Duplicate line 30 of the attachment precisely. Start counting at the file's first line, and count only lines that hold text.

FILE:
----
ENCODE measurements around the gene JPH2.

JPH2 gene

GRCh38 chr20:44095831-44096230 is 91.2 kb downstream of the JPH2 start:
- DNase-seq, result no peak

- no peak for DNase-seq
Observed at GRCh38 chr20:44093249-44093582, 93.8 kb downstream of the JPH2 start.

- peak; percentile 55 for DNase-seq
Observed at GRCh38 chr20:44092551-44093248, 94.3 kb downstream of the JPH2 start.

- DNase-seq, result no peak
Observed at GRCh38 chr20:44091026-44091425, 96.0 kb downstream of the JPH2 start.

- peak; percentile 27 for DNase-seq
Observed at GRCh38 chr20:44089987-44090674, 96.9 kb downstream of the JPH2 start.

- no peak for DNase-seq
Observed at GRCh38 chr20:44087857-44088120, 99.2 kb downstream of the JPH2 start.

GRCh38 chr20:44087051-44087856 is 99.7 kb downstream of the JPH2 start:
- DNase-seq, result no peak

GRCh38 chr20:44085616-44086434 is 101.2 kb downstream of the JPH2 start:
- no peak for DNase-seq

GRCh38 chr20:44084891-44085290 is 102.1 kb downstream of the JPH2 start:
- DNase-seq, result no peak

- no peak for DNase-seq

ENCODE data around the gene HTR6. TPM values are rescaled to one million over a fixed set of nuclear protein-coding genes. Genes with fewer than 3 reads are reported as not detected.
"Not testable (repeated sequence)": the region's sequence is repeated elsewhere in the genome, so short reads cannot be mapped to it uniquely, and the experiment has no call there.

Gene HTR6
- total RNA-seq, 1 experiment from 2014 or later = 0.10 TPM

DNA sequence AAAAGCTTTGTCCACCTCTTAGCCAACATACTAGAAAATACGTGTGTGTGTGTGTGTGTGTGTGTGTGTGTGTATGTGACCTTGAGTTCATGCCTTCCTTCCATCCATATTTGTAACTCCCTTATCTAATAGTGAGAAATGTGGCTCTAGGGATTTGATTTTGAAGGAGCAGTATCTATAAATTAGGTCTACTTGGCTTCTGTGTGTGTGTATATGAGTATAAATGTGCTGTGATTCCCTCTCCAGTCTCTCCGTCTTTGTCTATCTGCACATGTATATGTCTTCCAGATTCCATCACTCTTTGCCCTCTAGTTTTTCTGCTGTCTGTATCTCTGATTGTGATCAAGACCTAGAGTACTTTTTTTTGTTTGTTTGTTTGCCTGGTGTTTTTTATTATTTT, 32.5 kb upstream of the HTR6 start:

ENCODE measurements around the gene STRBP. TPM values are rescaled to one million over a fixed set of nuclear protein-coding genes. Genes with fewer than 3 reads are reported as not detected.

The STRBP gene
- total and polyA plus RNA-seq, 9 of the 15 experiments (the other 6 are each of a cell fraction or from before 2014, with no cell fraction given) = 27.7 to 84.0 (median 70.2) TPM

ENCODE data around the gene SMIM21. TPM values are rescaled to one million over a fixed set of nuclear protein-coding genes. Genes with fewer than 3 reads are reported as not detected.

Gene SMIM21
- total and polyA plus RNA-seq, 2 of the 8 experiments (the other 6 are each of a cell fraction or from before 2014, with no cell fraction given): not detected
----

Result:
ENCODE data around the gene SMIM21. TPM values are rescaled to one million over a fixed set of nuclear protein-coding genes. Genes with fewer than 3 reads are reported as not detected.